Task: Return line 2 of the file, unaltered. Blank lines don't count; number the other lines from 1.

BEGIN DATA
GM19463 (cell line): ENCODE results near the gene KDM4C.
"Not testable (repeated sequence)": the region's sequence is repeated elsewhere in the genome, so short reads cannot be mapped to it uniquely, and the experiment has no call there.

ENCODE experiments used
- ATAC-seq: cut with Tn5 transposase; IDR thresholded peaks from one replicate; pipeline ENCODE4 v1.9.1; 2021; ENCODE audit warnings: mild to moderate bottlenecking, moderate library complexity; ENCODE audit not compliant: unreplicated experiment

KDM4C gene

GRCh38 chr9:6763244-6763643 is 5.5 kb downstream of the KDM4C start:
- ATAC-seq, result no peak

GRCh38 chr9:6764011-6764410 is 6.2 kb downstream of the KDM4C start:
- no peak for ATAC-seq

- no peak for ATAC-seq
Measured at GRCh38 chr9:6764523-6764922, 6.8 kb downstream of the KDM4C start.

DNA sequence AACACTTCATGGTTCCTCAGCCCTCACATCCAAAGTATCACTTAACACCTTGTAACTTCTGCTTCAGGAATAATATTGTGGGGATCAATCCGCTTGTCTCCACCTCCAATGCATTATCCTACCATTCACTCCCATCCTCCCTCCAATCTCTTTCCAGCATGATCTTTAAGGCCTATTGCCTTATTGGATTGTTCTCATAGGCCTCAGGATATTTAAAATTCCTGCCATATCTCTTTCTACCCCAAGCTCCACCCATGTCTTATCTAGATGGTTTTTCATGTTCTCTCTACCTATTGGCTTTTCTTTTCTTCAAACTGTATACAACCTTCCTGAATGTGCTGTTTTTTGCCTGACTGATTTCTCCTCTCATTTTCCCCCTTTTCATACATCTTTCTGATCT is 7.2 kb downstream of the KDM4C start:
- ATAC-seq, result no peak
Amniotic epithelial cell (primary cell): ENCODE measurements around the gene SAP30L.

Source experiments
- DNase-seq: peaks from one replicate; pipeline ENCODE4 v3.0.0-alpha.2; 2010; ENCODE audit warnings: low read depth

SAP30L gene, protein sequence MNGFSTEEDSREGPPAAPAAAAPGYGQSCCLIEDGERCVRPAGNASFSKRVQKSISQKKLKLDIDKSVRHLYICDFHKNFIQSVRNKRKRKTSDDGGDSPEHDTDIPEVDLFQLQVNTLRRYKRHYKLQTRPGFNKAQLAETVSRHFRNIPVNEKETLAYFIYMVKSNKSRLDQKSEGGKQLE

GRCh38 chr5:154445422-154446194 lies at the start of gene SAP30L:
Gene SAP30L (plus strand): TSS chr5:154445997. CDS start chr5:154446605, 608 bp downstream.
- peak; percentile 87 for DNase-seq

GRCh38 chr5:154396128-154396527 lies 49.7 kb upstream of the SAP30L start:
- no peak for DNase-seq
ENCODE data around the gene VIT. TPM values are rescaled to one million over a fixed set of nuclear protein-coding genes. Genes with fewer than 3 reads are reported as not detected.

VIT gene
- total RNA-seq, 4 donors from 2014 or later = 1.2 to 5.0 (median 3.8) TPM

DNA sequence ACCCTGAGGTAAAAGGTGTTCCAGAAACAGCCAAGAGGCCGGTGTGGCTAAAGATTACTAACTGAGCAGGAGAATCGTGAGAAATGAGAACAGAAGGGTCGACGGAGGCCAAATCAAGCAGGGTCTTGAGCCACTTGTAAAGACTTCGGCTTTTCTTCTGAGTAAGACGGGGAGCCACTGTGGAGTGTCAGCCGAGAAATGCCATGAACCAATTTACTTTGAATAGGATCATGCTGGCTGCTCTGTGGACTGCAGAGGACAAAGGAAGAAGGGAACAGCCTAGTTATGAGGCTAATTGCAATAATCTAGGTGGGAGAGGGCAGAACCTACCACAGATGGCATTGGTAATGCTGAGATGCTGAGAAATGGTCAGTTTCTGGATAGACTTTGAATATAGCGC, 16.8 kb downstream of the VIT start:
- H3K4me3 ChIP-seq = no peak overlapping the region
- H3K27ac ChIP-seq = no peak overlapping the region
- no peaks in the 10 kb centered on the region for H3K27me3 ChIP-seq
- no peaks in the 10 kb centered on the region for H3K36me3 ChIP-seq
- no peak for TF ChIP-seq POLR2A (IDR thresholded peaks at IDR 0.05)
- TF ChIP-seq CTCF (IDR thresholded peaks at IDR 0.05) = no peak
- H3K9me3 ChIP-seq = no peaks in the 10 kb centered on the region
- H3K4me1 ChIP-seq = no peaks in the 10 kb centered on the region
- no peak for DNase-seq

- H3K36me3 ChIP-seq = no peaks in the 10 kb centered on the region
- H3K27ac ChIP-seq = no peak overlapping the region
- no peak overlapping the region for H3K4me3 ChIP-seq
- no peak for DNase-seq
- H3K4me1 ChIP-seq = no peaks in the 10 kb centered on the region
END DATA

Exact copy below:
"Not testable (repeated sequence)": the region's sequence is repeated elsewhere in the genome, so short reads cannot be mapped to it uniquely, and the experiment has no call there.